The UK government secretly planned to dump the radioactive hulks of 22 nuclear submarines in the sea off north west Scotland, documents released by the National Archives reveal. A survey for the Ministry of Defence (MoD) in 1989 identified six sites for “seabed storage” of defunct naval submarines near the islands of Skye, Mull and Barra for up to 60 years – and probably longer. Detailed and highly confidential MoD studies concluded the plan was “feasible” and would “obviate the international problems which we would face were we to dispose of these vessels in international waters.” The 1989 sea-dumping plan ended up being quietly dropped. But the MoD has still not solved the problem of what to do with the accumulating number of nuclear submarines that have now been taken out of service. Since the 1980s seven defunct submarines have been laid up at the Rosyth naval dockyard in Fife. Since the 1990s, thirteen have been laid up at Devonport naval dockyard in Plymouth, nine of them still containing radioactive fuel. There are a further eight nuclear submarines in service, one in overhaul and nine due to come into service at Faslane on the Clyde, including the proposed new generation of four Trident-armed submarines. That’s a total of 38 nuclear submarines that will eventually require disposal.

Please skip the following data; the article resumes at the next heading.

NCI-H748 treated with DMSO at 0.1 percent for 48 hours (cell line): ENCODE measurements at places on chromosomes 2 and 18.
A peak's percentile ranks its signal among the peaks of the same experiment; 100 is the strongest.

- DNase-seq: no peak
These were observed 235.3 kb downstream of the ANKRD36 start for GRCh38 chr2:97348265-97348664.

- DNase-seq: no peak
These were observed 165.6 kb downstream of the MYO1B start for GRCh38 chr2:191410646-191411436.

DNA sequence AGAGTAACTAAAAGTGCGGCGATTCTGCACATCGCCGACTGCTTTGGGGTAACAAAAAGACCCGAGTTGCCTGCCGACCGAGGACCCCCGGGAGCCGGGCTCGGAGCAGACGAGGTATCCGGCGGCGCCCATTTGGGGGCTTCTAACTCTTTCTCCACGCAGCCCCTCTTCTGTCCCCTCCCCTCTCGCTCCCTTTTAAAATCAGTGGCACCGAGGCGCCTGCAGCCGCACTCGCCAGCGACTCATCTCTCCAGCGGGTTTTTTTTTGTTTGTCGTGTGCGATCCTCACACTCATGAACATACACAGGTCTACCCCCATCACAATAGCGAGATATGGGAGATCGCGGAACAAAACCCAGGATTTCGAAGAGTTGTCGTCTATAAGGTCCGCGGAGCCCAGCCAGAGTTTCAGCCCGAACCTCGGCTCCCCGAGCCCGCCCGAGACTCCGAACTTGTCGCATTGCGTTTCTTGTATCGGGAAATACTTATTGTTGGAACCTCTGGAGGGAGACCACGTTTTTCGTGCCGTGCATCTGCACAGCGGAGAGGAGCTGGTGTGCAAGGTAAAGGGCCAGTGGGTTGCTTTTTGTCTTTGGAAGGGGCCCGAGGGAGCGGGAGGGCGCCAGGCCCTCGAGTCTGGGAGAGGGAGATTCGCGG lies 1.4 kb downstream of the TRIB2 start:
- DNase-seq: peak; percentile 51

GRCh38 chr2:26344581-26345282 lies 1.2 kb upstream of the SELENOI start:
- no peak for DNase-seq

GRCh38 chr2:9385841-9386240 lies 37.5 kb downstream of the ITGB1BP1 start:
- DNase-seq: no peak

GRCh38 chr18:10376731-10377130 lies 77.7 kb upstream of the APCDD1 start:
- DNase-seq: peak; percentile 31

The Ferret 30th Dec 2018 read more »
The National 30th Dec 2018 read more »